In Aarons the supreme court acknowledged that petitioning the circuit court for a writ of mandamus after the circuit court had already denied relief would ordinarily be a useless act.Summary of this case from State ex Rel. James L.J. v. Walworth Cir. Ct.
January 8, 1946. —
March 12, 1946.
PETITION to bring original action of mandamus. Petition denied.
Anthony E. Madler, assistant attorney general, for the petitioner.
For the respondent there was a brief by Bender, Trump McIntyre of Milwaukee, and oral argument by Rodger M. Trump.
Application by the state of Wisconsin on the relation of Wisconsin Department of Agriculture for leave to commence an original action in this court for the purpose of obtaining an alternative writ of mandamus to compel the Hon. CHARLES L. AARONS, circuit judge, to appoint appraisers to award damages for property sought to be taken by the Wisconsin Department of Agriculture from the Chicago, Milwaukee, St. Paul Pacific Railroad Company for state park purposes in condemnation proceedings. Petition for the appointment of commissioners under ch. 32, Stats., was filed with the Hon. CHARLES L. AARONS, circuit judge, on July 10, 1945. After hearing thereon the petition was dismissed.
The state of Wisconsin owns a parcel of land of approximately one hundred thirty-five acres immediately south of lands owned by the Chicago, Milwaukee, St. Paul Pacific Railroad Company, hereinafter referred to as "railroad company," which has been used for many years as the site of the annual Wisconsin State Fair, and in May, 1945, it acquired a tract of land consisting of about sixty-three acres immediately to the north of land owned by the said railroad company. All of the above land now owned by the state is under the control of the State Department of Agriculture, which now seeks to acquire, by condemnation, lands owned by the railroad company, comprising approximately eighteen and one-half acres lying between the two parcels now owned by the state, conditioned that the railroad company have an easement for its main track right of way across the north one hundred feet thereof. The tract sought to be acquired is two thousand six hundred forty-five feet from east to west, four hundred eleven feet wide at the westerly end, and two hundred thirty-two feet at the easterly end. Henry A. Scandrett, Walter J. Cummings, and George I. Haight, trustees of the property of the railroad company, filed an answer in its behalf. After a hearing pursuant to sec. 32.05, Stats., where witnesses were sworn and testified, the circuit judge made and filed findings of fact and conclusions of law, and entered an order dismissing the petition.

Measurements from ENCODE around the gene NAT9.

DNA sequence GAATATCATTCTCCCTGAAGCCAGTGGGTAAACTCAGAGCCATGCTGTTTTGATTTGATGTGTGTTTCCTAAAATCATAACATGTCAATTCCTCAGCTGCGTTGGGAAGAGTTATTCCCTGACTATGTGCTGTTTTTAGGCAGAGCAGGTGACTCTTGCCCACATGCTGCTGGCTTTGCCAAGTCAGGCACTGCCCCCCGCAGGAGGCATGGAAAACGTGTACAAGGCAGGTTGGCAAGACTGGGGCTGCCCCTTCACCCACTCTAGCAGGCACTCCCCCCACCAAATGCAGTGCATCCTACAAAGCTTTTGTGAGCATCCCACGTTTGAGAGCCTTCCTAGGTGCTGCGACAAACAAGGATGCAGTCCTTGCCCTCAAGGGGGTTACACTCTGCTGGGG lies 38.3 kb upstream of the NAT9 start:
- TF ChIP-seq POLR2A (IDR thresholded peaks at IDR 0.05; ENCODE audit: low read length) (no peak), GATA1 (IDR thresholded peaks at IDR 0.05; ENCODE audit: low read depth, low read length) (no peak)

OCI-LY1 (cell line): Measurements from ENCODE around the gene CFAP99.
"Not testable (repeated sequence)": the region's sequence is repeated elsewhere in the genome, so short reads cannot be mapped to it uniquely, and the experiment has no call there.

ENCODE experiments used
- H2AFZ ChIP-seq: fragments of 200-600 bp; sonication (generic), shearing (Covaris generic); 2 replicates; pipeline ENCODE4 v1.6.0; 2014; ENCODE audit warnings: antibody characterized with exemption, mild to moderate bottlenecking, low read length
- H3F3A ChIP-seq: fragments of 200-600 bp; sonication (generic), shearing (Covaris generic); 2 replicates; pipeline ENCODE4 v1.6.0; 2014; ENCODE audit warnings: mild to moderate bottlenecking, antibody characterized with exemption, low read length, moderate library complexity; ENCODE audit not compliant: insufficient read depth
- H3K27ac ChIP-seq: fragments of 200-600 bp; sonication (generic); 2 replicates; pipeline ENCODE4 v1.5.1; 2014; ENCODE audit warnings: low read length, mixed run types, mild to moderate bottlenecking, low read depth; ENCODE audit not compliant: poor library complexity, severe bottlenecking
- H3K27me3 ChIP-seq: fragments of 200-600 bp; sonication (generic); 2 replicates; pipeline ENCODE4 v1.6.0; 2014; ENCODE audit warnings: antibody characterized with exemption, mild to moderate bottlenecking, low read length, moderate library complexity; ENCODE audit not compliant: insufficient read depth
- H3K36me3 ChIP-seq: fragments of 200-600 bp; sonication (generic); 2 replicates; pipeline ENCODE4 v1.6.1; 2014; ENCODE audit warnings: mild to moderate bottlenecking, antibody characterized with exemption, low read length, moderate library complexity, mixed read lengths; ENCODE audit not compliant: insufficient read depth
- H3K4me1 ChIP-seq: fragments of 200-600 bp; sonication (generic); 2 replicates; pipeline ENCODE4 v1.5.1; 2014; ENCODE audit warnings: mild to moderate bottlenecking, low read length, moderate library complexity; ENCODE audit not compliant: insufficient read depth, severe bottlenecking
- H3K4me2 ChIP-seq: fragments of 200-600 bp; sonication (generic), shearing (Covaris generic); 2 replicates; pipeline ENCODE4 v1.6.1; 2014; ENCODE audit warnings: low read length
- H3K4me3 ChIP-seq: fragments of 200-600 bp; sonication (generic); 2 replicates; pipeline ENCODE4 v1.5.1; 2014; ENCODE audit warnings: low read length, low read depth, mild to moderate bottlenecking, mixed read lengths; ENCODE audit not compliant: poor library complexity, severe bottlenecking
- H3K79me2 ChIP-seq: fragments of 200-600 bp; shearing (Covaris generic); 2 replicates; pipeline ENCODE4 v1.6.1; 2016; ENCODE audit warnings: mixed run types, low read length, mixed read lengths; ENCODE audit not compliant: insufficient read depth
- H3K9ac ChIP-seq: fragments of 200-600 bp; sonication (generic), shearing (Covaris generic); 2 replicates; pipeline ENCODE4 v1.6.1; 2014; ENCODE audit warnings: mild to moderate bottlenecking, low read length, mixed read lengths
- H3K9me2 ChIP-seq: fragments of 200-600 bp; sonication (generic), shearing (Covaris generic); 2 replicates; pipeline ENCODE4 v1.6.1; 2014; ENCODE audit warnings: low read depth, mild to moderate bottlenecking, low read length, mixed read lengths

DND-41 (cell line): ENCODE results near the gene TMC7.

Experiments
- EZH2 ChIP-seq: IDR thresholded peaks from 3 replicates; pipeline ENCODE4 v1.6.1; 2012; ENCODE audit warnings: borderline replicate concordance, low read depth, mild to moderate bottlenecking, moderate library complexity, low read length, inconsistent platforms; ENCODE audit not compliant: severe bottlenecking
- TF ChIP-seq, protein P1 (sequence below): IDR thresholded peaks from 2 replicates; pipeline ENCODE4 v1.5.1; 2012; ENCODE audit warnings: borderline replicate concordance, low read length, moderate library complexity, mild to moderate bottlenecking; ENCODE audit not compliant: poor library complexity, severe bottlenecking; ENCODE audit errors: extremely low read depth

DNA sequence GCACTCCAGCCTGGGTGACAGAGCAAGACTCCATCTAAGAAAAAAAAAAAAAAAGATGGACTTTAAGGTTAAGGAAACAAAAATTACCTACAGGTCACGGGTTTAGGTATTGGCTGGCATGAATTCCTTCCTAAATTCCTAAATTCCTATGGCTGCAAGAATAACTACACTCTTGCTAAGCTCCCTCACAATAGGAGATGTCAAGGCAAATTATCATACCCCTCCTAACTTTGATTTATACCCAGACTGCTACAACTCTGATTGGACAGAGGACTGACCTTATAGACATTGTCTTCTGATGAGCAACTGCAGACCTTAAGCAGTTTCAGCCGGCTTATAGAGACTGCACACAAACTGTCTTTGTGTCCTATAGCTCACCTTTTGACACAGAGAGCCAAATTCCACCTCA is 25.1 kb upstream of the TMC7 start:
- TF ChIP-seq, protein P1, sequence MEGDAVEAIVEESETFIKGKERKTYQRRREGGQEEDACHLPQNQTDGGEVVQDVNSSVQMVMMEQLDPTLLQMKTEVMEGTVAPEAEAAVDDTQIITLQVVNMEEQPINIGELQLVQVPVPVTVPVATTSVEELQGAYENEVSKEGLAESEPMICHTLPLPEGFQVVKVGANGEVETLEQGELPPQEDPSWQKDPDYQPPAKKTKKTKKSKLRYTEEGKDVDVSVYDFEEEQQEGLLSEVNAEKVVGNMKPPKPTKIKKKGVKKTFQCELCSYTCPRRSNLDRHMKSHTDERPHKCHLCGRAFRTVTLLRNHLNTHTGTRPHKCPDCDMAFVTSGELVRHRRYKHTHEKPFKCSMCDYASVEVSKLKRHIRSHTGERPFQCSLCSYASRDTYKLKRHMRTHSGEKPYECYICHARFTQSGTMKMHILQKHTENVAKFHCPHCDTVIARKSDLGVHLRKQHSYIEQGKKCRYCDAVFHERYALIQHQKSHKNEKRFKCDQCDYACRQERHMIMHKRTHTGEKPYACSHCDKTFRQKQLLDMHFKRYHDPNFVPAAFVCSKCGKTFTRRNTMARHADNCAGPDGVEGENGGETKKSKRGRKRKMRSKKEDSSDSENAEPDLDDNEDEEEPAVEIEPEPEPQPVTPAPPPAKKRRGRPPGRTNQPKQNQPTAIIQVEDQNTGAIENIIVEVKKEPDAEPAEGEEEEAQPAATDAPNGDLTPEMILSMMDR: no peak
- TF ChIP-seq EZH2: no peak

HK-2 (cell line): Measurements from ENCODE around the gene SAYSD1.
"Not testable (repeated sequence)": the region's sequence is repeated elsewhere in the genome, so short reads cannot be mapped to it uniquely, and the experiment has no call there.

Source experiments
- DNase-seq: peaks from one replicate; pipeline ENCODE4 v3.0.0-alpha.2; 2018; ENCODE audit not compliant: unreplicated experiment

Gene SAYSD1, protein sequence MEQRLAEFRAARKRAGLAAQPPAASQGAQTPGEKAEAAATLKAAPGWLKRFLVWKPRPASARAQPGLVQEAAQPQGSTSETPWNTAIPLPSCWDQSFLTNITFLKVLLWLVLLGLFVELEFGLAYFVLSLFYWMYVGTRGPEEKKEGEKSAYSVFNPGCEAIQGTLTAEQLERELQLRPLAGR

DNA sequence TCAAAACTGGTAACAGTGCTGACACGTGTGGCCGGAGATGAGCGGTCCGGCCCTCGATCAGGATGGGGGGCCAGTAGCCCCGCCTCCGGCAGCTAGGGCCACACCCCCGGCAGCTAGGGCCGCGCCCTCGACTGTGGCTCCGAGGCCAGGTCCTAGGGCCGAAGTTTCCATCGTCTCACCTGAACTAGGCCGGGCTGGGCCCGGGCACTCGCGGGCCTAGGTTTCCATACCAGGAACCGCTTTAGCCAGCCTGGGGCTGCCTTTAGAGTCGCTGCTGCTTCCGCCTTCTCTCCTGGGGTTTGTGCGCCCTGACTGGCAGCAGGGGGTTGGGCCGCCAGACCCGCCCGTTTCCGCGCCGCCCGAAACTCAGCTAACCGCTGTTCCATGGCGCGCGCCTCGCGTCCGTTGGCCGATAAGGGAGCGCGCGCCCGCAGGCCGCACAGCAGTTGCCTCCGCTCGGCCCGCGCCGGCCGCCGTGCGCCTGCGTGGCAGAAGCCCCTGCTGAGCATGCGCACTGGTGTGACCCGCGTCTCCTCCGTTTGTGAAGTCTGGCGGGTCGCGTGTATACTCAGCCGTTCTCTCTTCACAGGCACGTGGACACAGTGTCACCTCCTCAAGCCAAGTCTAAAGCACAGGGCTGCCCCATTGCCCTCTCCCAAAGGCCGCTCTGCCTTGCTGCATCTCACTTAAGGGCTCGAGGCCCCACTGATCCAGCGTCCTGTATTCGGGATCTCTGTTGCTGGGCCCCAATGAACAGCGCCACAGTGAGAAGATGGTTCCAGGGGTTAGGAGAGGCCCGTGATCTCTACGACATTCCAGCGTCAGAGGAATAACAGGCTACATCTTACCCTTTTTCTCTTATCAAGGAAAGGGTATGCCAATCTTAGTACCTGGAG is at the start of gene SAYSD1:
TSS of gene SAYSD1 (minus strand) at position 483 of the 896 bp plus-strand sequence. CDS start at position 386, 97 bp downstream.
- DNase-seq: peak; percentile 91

The question is whether this court should take jurisdiction. This is a condemnation proceeding under ch. 32 of the present revised statutes. Prior to its enactment provisions relating to condemnation proceedings were scattered all through the statutes and were far from uniform. Ch. 32 was passed as a uniform law providing a method for exercising the power of eminent domain. The material provisions are:
"32.04 Petition. Any person desiring to acquire any property by condemnation shall present a verified petition therefor to the county or circuit judge of the county where such property is situated. . . .
32.05 requires a hearing after service of notice upon all interested parties at least twenty days before said hearing.
"32.08 Commissioners. If the petitioner be entitled to condemn the property or any portion thereof the judge shall appoint three freeholders . . . commissioners. . . ."
"32.11 Appeal. Any party to a condemnation proceeding . . . may appeal from the award of the commissioners to the circuit court of the county by filing a notice of appeal in the office of the clerk of such court. . . . It shall thereupon proceed as an action in said court subject to all the provisions of law relating to actions originally brought therein. . . ."
In Tobin v. Willow River Power Co. (1932) 208 Wis. 262, 263, 242 N.W. 480, the court said:
"While the proceeding under ch. 32, Stats., is before the judge, it is not a proceeding in court. The taking of private property for public purpose is a matter that rests within the power and discretion of the legislature and it may be taken upon such terms as the legislature prescribes, subject to the right of trial by jury on the question of necessity where property is taken by a municipal corporation."
The only appeal is to the circuit court from the award of commissioners, as provided in sec. 32.11, Stats., under which the proceedings thereafter are those of an action in said court. No appeal will lie from an order refusing to appoint condemnation commissioners. Olen v. Waupaca County (1941), 238 Wis. 442, 300 N.W. 178. And in Manns v. Marinette M.P. Co. (1931) 205 Wis. 349, 235 N.W. 426, 238 N.W. 624, it was held that an order denying motion to vacate and set aside an order appointing commissioners in a condemnation proceeding could not be appealed from as the statute does not authorize such appeal. The court there outlined some of the difficulties in determining what the procedure should be in the instant case.